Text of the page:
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Digital archery ruled out for next new gTLD round

Kevin Murphy, July 10, 2018, Domain Tech

The oft-mocked “digital archery” system will not be making a return when ICANN finally starts taking more new gTLD applications.

That’s the current thinking of the ICANN community working group looking at subsequent application procedures.

Readers with long memories may recall digital archery as a hack for Californian gambling laws that ICANN org pressed for in 2012 as a way to form its 1,930 applications into an orderly queue for processing.

The idea was that applicants would fire off a bit of data to an ICANN site at a predetermined time and the applicants whose packets arrived closet to the target time, measured by the millisecond, would receive priority in the queue.

It was a bit like drop-catching, and the concept advanced to the stage where companies skilled in such things were offering digital archery services.

But after ICANN changed CEOs later that year, it turned out gambling wasn’t as illegal in California as former management thought it was. The org got itself a license to run a one-off lottery and sold tickets for $100 per application.

That’s now the preferred method for ordering the queue for the next rounds of applications, whenever those may be, according to last week’s Initial Report on the New gTLD Subsequent Procedures Policy Development Process.

Unlike 2012, the WG is proposing that portfolio applicants should be able to swap around their priority numbers according to their commercial interests.

So, if Donuts gets priority #1 for .crappy and #4,000 for .awesome, it would be able to switch priorities to get the better string evaluated earlier.

The WG is also not convinced that internationalized domain names, which received automatic priority in 2012, should get the same preferential treatment this time around.

That’s one of several questions it poses for the community in its public comment period.

While a better place in the evaluation queue had time-to-market advantages in 2012 — Donuts’ .guru sold a tonne of domains largely due to its first-mover status — that’s probably not going to be as big a deal next time around due to domainer skepticism about new gTLDs.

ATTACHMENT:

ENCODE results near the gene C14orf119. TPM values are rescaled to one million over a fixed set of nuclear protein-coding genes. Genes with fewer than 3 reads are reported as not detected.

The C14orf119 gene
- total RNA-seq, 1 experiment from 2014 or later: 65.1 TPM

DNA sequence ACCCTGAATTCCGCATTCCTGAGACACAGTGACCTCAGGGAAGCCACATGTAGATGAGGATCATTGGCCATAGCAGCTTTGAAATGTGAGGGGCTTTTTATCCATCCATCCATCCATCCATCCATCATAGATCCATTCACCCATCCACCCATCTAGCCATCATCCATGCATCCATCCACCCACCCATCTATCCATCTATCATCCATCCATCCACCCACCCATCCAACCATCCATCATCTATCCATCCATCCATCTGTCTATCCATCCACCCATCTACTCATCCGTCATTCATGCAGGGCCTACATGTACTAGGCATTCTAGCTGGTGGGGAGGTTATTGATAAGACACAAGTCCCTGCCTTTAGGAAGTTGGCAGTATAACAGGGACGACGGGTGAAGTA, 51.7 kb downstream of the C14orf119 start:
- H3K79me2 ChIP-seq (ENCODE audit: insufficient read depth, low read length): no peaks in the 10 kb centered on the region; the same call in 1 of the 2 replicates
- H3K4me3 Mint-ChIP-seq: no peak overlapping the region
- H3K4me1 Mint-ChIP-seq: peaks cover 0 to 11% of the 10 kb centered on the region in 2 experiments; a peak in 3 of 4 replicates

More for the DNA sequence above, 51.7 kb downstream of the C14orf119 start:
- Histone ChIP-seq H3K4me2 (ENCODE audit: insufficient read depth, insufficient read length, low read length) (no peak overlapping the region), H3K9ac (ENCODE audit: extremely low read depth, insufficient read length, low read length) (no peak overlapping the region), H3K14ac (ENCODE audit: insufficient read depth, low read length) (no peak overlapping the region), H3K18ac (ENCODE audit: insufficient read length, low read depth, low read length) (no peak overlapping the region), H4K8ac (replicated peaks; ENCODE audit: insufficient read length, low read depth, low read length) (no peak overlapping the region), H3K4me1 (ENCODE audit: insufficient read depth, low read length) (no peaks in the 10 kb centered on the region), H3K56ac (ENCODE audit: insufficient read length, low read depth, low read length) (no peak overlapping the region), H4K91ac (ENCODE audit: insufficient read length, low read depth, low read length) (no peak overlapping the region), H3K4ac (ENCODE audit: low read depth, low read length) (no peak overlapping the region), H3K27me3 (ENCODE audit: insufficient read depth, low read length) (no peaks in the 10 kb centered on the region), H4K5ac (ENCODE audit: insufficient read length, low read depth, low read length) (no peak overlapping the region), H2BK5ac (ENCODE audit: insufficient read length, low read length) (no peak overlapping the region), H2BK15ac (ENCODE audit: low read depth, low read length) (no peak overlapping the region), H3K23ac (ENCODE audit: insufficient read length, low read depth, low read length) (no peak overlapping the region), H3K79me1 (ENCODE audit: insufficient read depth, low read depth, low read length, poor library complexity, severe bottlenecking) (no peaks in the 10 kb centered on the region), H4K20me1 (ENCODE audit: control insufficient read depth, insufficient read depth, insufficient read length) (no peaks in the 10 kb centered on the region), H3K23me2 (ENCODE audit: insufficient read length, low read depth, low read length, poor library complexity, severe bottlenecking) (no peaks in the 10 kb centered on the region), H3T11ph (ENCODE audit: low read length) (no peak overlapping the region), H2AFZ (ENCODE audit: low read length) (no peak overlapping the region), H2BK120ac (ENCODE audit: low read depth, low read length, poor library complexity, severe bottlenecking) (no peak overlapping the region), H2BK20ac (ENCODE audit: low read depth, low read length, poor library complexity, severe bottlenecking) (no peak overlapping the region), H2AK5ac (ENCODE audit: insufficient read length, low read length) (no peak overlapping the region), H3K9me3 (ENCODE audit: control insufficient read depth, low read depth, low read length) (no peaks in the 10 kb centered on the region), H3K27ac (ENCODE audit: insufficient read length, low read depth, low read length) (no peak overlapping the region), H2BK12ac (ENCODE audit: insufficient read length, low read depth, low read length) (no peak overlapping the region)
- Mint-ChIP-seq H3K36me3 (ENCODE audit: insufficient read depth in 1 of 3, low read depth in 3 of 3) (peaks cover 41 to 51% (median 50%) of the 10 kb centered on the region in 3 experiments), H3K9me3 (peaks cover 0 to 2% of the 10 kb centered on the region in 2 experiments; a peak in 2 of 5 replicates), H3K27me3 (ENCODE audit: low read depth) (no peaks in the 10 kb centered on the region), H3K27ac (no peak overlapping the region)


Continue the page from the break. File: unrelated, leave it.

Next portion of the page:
Amazon, Uniregistry, Verisign… here’s who won the new gTLDs lottery

Kevin Murphy, December 18, 2012, Domain Services

Amazon, Uniregistry and Verisign were among the luckiest companies competing in yesterday’s New gTLD Prioritization Draw, our preliminary analysis indicates.

ICANN spent nine and a half hours last night pulling lottery tickets from a drum in order to determine the order in which it will evaluate, negotiate and delegate new gTLD bids.

Applicants representing 1,766 applications bought tickets, a 92% turnout. Internationalized domain names were given special priority, but all other participants were treated equally.

A few hundred people — including Santa Claus, there to represent Uniregistry’s .christmas bid — showed up, with many more participating remotely.

Not many people stayed the course, however. In introductory remarks, ICANN CEO Fadi Chehade promised that the Draw would be “as boring as possible”, and it kept to his promise.

“I think it went really well,” ICANN’s new new gTLD program manager, Christine Willett, told DI today.

“I think people were really pleased and pleasantly surprised with how transparent it was,” she said. “We could have done it much faster electronically, but it wouldn’t have been as transparent.”

I’ve spent much of today drilling into the results of The Draw, using the DI PRO New gTLD Application Tracker, and here are some of my findings.

Uniregistry won the most contention sets.

Uniregistry, the portfolio applicant owned by domainer Frank Schilling, won more contention sets, in percentage terms, than other volume applicants.